Comparison of execution time in CPU and GPU is the CPU better than GPU in execution time ???

hello ,

in my application i would like give a comparison between implementation of the same code in CPU and in GPU

the CPU is Intel® core™ Quad CPU Q6600 @ 2.4 GHz

the GPU is Geforce GTS 250 128 cores

so when i execute the code i use the gettimeofday() function to calculate the time

but the result show that the execution in CPU is faster than in GPU !!!

even if I increase the number of database usully the time of CPU lower than GPU

but I must have the opposite : execution time in GPU less than CPU

my code is just subtraction between two tables

code in GPU

global void incrementArrayOnDevice(float *a,float *c,float res ,int N)
{
int idx = blockIdx.x
blockDim.x + threadIdx.x;
if (idx<N) res[idx]=a[idx]-c[idx];
}

code in CPU

for(int i=0;i<600;i++)
res[i]=a[i]-b[i];

so i dont what’s the problem if somebody have any idea about this result ?

is not much use all the resources Geforce card ??

Come back when you have a problem that works on millions of elements. ;) Six hundred? Of course the CPU is faster.

Note that PCI express bandwidth is often slower than the speed of DRAM access of the CPU. Meaning that when you’ve got to copy the data to the GPU and back, you’re definitely going to be slower when the GPU has little work to do.

Give the GPU some real work, something FLOP heavy. Like an FFT, or some other heavy processing. Per data element that is read from memory you’ll have to do significantly more than one FLOP. Ideally with some transcendental functions, because that is where the GPU shines. Then you will see some speedup.

Christian

Come back when you have a problem that works on millions of elements. ;) Six hundred? Of course the CPU is faster.

Note that PCI express bandwidth is often slower than the speed of DRAM access of the CPU. Meaning that when you’ve got to copy the data to the GPU and back, you’re definitely going to be slower when the GPU has little work to do.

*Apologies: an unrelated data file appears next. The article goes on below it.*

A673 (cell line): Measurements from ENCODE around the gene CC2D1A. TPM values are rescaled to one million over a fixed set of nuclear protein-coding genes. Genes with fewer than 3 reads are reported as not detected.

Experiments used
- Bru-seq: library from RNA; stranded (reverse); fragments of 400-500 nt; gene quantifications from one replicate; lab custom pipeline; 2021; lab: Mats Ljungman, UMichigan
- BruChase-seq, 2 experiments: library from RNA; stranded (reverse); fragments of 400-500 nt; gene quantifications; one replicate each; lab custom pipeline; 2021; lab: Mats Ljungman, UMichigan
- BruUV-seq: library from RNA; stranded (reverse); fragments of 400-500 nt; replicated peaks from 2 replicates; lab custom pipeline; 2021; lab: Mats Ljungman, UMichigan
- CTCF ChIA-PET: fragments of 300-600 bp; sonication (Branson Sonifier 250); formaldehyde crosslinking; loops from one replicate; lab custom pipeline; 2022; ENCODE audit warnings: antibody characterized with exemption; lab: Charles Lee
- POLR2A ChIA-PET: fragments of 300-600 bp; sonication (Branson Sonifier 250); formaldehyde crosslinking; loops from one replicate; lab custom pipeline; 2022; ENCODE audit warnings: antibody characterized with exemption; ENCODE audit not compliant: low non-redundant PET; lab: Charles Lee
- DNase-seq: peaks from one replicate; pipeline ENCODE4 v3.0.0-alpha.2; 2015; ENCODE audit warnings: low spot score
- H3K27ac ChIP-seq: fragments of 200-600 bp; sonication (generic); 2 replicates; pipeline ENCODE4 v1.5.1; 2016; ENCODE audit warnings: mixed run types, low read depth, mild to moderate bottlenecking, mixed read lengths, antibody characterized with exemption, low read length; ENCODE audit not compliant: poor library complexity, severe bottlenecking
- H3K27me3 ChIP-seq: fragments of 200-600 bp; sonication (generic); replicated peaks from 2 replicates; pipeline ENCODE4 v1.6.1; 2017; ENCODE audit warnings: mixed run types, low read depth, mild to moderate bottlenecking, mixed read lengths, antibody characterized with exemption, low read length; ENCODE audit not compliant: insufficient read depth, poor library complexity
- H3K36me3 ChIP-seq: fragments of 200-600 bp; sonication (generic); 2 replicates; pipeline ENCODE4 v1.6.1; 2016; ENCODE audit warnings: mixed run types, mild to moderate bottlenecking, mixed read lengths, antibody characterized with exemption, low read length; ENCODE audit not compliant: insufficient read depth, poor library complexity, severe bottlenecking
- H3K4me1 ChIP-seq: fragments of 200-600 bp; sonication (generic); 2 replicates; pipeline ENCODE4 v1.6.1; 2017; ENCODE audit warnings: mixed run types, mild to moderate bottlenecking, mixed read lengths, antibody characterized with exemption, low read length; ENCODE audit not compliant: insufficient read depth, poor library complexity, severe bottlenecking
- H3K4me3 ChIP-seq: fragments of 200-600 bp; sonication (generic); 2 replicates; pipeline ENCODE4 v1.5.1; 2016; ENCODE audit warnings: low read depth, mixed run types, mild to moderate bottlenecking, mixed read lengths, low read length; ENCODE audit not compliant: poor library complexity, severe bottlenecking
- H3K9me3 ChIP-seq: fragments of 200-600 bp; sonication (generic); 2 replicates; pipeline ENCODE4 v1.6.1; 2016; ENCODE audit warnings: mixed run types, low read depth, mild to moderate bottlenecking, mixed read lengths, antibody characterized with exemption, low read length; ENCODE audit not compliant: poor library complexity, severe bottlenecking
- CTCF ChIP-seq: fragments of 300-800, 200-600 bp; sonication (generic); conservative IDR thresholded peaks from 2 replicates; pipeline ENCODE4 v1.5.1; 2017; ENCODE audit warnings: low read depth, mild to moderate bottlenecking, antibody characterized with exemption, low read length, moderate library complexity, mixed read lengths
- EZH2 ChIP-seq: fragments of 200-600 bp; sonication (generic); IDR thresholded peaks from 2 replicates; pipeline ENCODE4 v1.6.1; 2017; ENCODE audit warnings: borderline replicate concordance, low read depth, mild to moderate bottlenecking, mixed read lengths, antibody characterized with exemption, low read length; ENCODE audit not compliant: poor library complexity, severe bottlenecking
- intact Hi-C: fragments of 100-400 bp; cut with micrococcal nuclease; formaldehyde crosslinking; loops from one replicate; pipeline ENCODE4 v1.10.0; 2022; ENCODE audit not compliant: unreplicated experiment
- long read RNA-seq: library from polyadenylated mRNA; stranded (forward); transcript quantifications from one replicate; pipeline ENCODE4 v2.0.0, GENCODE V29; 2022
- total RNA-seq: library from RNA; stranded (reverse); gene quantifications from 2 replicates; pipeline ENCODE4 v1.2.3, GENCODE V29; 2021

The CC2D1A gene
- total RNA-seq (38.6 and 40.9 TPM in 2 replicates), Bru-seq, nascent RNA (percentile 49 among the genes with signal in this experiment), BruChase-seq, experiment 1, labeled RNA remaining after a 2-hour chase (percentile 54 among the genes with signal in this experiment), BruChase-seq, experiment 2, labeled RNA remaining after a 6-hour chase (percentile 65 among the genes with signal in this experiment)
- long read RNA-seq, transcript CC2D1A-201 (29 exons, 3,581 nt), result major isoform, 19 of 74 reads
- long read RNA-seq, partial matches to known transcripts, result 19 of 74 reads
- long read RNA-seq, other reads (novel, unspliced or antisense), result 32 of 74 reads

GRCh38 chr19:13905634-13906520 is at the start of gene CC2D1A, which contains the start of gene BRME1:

Give the GPU some real work, something FLOP heavy. Like an FFT, or some other heavy processing. Per data element that is read from memory you’ll have to do significantly more than one FLOP. Ideally with some transcendental functions, because that is where the GPU shines. Then you will see some speedup.

Christian

As Chris said, the problem size is too small for you to benefit.

For a quick example, try the ‘nbody’ app from the SDK:

CPU

$ ./nbody -benchmark -n=30720 -cpu

30720 bodies, total time for 10 iterations: 32679.305 ms

= 0.289 billion interactions per second

= 5.776 single-precision GFLOP/s at 20 flops per interaction

GPU

$ ./nbody -benchmark

30720 bodies, total time for 10 iterations: 407.776 ms

= 23.143 billion interactions per second

= 462.861 single-precision GFLOP/s at 20 flops per interaction

Run on: Compute 1.3 CUDA device: [Tesla C1060]

As Chris said, the problem size is too small for you to benefit.

For a quick example, try the ‘nbody’ app from the SDK:

CPU

$ ./nbody -benchmark -n=30720 -cpu

30720 bodies, total time for 10 iterations: 32679.305 ms

= 0.289 billion interactions per second

= 5.776 single-precision GFLOP/s at 20 flops per interaction

GPU

$ ./nbody -benchmark

30720 bodies, total time for 10 iterations: 407.776 ms

= 23.143 billion interactions per second

= 462.861 single-precision GFLOP/s at 20 flops per interaction

Run on: Compute 1.3 CUDA device: [Tesla C1060]

thank you zeus13i

for this example

i inderstand that when the GPU have more work to do is power than CPU

thank you zeus13i

for this example

i inderstand that when the GPU have more work to do is power than CPU